You are here
Why Grab doesn't have a handle on Indonesia
A RIDE-HAILING rivalry is gearing up in Southeast Asia.
With a fresh US$2 billion war chest, Singapore-based GrabTaxi Holdings Pte is doubling down on its expansion into Indonesia. Meanwhile, Go-Jek Indonesia PT is tiptoeing into its main competitor's home turf, and making a foray into Vietnam's buzzing cities.
Jockeying for success probably comes naturally to the companies' founders, who were once friends and classmates at Harvard Business School. Both recognised the opportunity and wagered on scale in a region where demographics work in their favour.
The success of that strategy depends on a bet that all millennials are alike: that in the age of Facebook and Instagram, the online habits of a 22-year-old Vietnamese wouldn't be too different from an Indonesian's.
In Asia, startups have also tapped into the rise of the super-app, a one-stop shop for all of your personal needs. Tencent Holdings Ltd's WeChat is a good example. (The trend is distinct from the US, where specialised apps dominate: Amazon.com for shopping, iMessage for chatting and Uber for transportation.)
On this measure, Go-Jek has gotten it right. Besides booking a ride, you can pay bills, order food, send express packages and find house cleaners without leaving the Go-Jek app. You can even hire a hairdresser, using Go-Glam.
Grab, by comparison, offers only food and express-package delivery beyond its ride-hailing options.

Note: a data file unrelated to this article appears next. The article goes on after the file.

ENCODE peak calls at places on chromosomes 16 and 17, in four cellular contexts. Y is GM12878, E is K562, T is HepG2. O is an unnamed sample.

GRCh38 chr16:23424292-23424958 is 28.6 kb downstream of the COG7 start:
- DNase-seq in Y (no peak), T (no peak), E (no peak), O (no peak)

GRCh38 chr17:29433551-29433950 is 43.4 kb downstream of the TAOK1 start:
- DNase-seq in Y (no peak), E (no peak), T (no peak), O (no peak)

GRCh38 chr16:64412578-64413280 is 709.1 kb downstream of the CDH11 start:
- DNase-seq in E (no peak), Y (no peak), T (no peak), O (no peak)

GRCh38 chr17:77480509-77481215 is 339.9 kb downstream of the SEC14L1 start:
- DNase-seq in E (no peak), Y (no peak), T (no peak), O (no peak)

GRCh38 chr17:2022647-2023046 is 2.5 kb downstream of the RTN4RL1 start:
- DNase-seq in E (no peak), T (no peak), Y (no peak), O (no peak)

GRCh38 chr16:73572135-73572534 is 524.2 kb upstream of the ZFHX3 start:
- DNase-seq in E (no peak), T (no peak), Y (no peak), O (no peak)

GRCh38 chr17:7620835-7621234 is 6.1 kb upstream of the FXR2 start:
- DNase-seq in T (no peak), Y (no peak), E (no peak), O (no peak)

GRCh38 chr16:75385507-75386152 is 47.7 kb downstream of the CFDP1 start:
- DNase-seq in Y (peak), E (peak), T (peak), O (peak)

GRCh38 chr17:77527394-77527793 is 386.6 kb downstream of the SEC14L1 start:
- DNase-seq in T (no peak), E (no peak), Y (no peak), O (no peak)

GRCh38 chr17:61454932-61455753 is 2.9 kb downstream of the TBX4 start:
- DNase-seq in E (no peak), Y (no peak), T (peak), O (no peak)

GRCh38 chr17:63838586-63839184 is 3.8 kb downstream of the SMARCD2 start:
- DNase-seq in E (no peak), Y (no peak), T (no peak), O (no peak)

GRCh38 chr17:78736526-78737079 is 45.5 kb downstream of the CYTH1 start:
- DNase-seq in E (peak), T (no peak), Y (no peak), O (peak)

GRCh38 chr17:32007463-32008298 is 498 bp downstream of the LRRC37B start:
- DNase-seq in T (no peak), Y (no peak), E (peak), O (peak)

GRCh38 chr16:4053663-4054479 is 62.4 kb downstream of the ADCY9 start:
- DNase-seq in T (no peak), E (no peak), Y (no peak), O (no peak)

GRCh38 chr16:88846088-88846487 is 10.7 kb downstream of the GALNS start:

Even if Grab wanted to develop into a super-app, it couldn't in Indonesia. Unlike Go-Jek, the Singapore company doesn't have a coveted e-money licence issued by the central bank.
Such a permit enables Go-Jek to service consumers who don't have a bank account or credit card. With Go-Pay, users can top up at convenience stores, or simply hand cash to one of the company's one million drivers. The money instantaneously shows up in an e-wallet account.
Having suspended Grab's e-wallet late last year, Bank Indonesia in May followed up with new regulations designed to curb outside influence. So if you're a startup with more than 49 per cent foreign ownership, forget it. Grab now partners with OVO, Indonesian conglomerate Lippo Group's e-wallet, meaning it must cede some control over user experience and technology.
In Indonesia, offering an e-wallet is vital because banks are so behind on technology. From my conversations with startups in Jakarta last week, an online transfer's drop rate could be as high as 70 per cent. On Shopee, an e-commerce site owned by Sea Ltd, more than 20 per cent of goods ordered are abandoned at the payment stage because bank interfaces are so clunky.
Go-Jek is clearly flaunting its e-wallet licence. An express-delivery package from Bloomberg's Jakarta office to the central bank - a 1.6 kilometre ride - cost 13,000 rupiah (S$1.20) during morning rush hour, but "only 12,000 rupiah with Go-Pay!" according to an ad on its app.
One can't help but wonder what will happen to Go-Jek's licence if foreign funding keeps flowing in. It's reportedly close to raising another US$1.5 billion from the likes of Google, JD.com Inc and Tencent, following a US$1.5 billion cash infusion led by the latter in February.
Bear in mind Go-Jek is now Indonesia's largest private sector employer and helps provide a solution to a voter-sensitive issue: Jakarta's notorious traffic jams. Does Bank Indonesia really want to upset the apple cart?
Speaking at a private equity investors' forum in Ho Chi Minh City in May, Rohan Monga, Go-Jek's chief operating officer, went to great pains to emphasise that its
Vietnam venture, known as Go-Viet, is operated by locals. It knows only too well the importance of perception. BLOOMBERG
- This column does not necessarily reflect the opinion of the editorial board or Bloomberg LP and its owners.